Some of the girls on the other team seem to be really into this mode and I’m noticing that I am getting quite riled up inside.

I don’t think they were really gloating or taunting, but it triggered the thing in me that I would like to think I have gotten over in my late 40s.

Some part of it is obviously still there.

A little fire, at first. And then I notice I’m creating some stories about these players and their coach and what there parents must be like and how they’re like this because they’re kids from the suburbs whose community supports such and such political position and how that political position is ruining our country and turning people into haters and gloaters and bad sports who need to be beaten here and now in this volleyball game so that they will see that they are wrong and that we are right and we will Win.…

Oh. My. God.


I notice the monologue happening and just start to laugh.

Distinct. But not separate.

I take a deep breath. Laugh some more.



Another deep breath.

What a story I was creating about the “Other”. A story in which they are distinct AND separate. They are not me. They are not us. They are them. Them. Them. Them.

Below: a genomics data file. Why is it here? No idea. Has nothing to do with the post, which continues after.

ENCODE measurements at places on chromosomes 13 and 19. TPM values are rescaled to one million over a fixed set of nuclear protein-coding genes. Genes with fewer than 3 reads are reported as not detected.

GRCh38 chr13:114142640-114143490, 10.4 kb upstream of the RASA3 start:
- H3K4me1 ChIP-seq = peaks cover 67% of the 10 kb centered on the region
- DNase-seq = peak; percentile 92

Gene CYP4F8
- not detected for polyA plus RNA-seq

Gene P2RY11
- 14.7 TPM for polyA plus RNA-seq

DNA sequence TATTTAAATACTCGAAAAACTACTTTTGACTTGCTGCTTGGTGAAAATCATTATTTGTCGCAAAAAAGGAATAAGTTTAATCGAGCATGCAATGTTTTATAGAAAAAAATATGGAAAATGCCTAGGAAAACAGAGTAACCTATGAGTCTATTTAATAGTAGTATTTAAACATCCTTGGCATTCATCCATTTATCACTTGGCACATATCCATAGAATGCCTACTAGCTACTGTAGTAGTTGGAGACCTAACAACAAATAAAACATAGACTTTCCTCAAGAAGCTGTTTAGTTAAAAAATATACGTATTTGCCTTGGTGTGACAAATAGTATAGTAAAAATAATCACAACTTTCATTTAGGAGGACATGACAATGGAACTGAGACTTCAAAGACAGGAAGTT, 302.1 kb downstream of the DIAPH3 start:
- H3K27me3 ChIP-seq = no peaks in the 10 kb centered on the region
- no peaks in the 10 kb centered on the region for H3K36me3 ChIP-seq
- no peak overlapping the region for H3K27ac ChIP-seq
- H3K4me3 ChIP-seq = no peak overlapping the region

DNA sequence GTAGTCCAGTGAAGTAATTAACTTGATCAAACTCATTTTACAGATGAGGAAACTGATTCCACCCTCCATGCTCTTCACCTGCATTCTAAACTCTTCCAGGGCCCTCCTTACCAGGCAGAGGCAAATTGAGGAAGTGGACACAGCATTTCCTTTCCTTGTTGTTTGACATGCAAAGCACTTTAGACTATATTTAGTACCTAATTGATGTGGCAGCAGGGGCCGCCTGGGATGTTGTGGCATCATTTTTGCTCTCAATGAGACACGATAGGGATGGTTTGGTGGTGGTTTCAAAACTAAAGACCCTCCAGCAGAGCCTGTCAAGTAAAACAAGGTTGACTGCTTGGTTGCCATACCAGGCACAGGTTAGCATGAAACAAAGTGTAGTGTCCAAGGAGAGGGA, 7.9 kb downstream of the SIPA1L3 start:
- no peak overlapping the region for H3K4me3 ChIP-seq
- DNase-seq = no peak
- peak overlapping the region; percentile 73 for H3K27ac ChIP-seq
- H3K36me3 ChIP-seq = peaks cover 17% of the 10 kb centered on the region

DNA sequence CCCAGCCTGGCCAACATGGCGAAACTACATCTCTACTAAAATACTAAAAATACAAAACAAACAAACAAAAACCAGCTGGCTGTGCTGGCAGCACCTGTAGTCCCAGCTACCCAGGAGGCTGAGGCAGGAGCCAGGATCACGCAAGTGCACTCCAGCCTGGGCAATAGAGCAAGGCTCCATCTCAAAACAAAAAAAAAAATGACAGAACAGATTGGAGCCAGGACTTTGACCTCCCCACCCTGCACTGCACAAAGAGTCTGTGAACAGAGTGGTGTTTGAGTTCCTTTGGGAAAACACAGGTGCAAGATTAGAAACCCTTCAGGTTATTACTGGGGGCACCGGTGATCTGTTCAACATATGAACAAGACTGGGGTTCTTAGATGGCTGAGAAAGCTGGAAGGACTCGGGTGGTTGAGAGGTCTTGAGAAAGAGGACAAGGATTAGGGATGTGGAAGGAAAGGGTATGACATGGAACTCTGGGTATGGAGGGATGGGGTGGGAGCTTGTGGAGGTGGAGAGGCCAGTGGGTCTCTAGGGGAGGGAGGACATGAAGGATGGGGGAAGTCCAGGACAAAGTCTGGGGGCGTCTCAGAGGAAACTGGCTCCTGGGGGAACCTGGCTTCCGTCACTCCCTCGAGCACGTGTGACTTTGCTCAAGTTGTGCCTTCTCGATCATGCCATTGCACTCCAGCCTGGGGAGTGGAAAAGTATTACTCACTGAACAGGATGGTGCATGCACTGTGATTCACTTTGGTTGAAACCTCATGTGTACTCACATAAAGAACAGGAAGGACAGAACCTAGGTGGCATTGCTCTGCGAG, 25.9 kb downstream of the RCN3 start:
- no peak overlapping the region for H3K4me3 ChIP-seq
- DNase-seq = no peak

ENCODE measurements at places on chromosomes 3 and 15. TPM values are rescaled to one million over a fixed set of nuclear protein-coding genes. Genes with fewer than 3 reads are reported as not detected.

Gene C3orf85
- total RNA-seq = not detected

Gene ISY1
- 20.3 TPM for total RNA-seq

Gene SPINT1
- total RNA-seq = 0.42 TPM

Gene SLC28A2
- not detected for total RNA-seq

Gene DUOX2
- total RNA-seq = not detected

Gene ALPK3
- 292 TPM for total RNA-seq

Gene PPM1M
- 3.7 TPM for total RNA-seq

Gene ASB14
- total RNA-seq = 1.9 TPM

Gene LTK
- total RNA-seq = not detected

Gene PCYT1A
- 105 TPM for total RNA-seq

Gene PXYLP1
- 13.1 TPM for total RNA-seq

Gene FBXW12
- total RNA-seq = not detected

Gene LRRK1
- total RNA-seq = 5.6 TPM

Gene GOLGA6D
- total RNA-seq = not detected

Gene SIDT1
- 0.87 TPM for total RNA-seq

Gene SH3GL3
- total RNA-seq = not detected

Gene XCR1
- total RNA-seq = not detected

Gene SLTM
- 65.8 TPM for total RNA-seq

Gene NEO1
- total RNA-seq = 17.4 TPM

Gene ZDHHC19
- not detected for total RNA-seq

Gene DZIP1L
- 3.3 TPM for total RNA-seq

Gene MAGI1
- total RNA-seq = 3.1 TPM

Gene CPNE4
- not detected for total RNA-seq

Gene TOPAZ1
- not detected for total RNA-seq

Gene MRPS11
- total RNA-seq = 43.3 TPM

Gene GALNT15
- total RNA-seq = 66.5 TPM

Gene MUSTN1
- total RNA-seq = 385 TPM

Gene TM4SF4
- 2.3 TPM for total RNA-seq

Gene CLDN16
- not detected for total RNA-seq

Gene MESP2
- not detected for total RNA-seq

It happens so subtly sometimes.

And, if we’re lucky, we have teachers and guides who can help us step behind it all, notice it, laugh at our imperfections, humble ourselves, and then course-correct.

For me, that meant interrupting the story last night. Deep, deep breath. Noticing my body’s response. Moving my body into a neutral position. Signaling to my nervous system that all is well. Zooming out and seeing both teams at the same time. Zooming out and seeing both sides of parents at the same time.

Re-engaging the pre-frontal cortex.

Distinct. But not separate.

In a battle, but sharing many of the same goals.

On different sides of the net, but dependent on each other to create meaning out of this moment, out of this time, out of this season.

Lucky and blessed to have each other so that we can be the necessary tension for growth and development for one another.

Distinct and wonderful in our distinction, but not separate.

Isn’t that just oh, so good?!

“I have been thinking of the difference
between water
and waves on it. Rising,
water’s still water, falling back,
it is water, will you give me a hint
how to tell them apart?”

Ready to take the next step?

I’d love to hear from you. Contact me via social media or at [email protected].